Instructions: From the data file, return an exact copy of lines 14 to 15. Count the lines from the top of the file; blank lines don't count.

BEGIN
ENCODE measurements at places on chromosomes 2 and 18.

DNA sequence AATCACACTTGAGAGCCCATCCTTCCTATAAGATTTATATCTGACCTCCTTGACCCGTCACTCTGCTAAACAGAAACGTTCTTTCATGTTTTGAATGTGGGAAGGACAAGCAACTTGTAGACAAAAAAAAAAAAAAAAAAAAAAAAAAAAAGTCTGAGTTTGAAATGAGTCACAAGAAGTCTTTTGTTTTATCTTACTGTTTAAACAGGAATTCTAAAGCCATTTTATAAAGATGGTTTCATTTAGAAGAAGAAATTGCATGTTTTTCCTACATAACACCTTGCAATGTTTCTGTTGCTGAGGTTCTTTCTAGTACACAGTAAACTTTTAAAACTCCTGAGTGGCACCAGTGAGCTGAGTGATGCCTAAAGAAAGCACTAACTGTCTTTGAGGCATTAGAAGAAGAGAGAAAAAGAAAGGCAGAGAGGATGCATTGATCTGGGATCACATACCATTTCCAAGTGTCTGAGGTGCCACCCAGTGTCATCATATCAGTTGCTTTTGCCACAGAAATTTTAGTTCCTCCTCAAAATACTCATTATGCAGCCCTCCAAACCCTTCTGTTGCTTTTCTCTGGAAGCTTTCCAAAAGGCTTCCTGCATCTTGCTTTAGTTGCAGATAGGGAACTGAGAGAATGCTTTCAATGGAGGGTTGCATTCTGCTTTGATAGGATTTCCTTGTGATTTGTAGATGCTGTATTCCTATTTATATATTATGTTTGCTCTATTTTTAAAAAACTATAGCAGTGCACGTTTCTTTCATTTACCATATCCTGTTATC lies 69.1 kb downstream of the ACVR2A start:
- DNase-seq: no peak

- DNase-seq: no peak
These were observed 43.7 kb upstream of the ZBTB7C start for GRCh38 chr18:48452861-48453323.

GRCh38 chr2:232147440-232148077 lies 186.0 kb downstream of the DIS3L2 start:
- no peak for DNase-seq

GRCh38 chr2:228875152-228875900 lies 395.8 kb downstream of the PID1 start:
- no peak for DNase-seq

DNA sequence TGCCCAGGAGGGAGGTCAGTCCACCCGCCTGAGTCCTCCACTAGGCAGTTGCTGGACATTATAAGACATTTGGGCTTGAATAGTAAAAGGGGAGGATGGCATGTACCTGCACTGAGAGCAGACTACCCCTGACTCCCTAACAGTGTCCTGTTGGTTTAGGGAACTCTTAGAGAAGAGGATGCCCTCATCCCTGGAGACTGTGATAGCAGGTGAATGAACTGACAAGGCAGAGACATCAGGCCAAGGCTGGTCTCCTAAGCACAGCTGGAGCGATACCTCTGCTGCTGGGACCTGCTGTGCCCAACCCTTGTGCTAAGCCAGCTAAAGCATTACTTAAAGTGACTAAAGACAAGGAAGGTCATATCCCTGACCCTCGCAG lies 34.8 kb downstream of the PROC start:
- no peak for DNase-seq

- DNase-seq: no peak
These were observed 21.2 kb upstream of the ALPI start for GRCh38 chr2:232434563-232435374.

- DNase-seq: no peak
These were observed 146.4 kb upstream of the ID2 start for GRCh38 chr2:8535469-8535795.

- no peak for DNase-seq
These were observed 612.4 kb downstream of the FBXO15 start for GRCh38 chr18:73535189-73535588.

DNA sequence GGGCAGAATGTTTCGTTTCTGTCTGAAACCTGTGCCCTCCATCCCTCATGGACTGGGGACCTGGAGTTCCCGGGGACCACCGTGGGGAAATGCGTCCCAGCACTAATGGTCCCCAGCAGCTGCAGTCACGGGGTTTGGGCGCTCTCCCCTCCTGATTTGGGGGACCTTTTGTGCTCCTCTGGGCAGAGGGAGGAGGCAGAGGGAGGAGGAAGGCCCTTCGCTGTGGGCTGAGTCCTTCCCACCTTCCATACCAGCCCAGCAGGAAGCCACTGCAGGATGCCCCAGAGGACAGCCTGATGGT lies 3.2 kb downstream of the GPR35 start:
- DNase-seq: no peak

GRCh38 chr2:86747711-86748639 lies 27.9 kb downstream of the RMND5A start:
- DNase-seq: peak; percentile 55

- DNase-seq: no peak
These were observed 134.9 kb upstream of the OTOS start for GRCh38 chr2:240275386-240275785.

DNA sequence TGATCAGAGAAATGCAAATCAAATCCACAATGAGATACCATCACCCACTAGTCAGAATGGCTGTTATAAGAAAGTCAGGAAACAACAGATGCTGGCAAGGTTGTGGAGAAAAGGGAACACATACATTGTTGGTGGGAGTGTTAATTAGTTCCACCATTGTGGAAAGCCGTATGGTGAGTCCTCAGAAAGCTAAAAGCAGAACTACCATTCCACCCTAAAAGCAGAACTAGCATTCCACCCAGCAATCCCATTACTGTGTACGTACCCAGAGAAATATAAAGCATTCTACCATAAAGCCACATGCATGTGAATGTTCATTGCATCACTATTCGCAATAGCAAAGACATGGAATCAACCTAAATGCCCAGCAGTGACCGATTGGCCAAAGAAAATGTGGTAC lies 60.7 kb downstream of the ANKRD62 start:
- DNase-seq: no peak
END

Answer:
- DNase-seq: no peak
These were observed 146.4 kb upstream of the ID2 start for GRCh38 chr2:8535469-8535795.